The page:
Factors involved in the biogeography of the honey locust tree (Gleditsia triacanthos) invasion at regional scale: an integrative approach.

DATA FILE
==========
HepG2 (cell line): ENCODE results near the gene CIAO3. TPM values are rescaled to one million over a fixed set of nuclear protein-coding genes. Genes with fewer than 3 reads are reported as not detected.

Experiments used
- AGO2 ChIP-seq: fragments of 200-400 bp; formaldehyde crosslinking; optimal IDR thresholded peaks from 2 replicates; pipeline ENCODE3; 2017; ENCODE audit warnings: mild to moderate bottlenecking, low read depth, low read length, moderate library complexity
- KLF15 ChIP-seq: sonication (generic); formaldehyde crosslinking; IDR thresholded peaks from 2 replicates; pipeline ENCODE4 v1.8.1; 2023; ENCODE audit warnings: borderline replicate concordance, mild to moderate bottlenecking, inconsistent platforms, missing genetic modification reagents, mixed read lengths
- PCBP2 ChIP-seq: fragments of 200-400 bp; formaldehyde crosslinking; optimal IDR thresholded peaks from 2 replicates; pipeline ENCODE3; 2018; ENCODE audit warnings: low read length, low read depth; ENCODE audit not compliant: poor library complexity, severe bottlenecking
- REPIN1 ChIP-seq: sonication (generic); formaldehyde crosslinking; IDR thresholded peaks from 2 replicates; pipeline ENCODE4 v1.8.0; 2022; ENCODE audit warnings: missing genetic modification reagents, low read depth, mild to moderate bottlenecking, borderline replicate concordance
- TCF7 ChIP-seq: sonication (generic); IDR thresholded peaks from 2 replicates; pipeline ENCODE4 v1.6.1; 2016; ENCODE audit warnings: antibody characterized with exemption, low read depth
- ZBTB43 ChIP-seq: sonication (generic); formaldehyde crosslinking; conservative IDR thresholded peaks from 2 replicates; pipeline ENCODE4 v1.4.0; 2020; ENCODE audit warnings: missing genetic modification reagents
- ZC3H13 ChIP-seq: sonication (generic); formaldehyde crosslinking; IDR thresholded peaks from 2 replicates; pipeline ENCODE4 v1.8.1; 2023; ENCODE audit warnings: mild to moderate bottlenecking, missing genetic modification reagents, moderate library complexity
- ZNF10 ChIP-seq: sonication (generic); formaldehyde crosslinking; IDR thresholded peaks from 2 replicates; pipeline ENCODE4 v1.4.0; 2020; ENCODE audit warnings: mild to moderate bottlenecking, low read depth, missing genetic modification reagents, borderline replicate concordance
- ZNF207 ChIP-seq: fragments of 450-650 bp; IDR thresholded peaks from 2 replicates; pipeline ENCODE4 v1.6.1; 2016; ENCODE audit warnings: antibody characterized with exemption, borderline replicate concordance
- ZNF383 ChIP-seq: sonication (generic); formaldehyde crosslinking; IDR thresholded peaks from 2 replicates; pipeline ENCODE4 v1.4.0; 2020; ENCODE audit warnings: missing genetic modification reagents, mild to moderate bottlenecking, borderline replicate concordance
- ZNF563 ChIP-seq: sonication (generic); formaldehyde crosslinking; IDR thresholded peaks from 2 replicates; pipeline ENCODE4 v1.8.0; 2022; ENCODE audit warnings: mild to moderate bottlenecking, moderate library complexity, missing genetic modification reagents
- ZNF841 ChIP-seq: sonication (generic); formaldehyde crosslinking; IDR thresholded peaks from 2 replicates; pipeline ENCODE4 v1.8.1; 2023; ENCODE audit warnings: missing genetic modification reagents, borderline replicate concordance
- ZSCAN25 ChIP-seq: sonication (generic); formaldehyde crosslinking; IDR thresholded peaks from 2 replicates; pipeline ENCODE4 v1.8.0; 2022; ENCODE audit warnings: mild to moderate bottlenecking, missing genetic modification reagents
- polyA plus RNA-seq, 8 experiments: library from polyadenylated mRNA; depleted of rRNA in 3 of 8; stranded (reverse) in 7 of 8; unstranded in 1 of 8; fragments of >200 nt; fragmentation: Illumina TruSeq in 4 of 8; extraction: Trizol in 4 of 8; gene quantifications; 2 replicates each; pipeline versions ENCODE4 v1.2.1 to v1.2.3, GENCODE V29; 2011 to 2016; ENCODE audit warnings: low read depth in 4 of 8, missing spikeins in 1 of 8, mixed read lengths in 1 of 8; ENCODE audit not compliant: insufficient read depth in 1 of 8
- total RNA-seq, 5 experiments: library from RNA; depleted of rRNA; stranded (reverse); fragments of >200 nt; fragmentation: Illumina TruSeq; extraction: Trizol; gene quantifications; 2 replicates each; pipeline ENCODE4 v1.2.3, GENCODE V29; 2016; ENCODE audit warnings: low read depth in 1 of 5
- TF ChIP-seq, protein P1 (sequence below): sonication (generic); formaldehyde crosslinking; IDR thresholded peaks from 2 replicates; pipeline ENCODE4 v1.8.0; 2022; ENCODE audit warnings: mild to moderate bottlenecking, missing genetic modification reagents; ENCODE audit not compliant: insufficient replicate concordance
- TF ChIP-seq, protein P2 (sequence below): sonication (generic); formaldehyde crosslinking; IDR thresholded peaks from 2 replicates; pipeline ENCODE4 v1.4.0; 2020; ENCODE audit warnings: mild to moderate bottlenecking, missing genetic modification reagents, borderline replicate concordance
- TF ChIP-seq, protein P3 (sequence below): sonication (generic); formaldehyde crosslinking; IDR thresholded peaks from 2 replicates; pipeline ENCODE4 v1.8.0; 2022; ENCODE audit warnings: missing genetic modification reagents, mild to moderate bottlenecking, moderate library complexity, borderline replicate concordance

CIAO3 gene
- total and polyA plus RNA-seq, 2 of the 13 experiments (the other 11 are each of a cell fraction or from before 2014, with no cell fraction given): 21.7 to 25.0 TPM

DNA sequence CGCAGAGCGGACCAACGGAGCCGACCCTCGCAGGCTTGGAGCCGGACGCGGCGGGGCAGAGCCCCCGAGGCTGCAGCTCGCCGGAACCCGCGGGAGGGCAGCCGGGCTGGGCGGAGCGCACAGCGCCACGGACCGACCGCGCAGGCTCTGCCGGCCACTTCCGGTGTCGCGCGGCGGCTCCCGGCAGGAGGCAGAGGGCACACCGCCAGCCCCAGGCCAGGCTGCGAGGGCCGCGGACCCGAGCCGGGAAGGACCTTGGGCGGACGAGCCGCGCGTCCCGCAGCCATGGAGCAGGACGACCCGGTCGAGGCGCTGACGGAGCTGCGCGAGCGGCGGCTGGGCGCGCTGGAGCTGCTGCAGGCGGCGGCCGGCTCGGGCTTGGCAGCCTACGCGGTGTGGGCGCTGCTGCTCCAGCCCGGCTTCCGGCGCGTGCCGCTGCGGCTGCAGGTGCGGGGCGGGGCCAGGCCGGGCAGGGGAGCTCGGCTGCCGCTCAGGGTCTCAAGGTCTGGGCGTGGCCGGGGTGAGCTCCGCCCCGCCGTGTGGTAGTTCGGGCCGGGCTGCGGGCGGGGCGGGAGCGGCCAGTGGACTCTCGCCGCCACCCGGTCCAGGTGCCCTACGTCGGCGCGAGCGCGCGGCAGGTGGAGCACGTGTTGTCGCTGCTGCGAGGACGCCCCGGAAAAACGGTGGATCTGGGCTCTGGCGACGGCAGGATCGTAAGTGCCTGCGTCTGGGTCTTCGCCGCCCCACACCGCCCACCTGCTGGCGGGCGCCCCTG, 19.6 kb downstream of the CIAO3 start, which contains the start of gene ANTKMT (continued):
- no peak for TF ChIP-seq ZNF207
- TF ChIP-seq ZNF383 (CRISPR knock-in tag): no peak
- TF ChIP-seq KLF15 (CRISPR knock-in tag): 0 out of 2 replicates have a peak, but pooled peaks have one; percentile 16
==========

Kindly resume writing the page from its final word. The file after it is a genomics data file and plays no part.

Native to the southeastern United States, the honey locust (Gleditsia triacanthos) is an invasive tree in several South American countries. Since eradication of invasive species is often costly, prevention is a better strategy. The relationship between invasive species and their habitats can be analyzed using species distribution models to produce maps of areas prone to the invasions. These maps can be used to develop efficient early detection plans of exotic species colonization. Here, we employed the Favorability Function model to assess the effects of environment and human activities on the invasive process of the honey locust in Uruguay. By integrating environmental and anthropic factors in our models, we obtained the best fitted prediction and classification indices. We showed that the southwestern region of the country concentrates the largest proportion of areas prone to the invasions. Environment was the main factor explaining the invasion of G. triacanthos, but the effect of human-related factors had a greatest effect in combination with environmental variables than on its own. We generated favorable risk maps and explanatory variables that can be used to more efficiently plan efforts to control the spread of this invasive.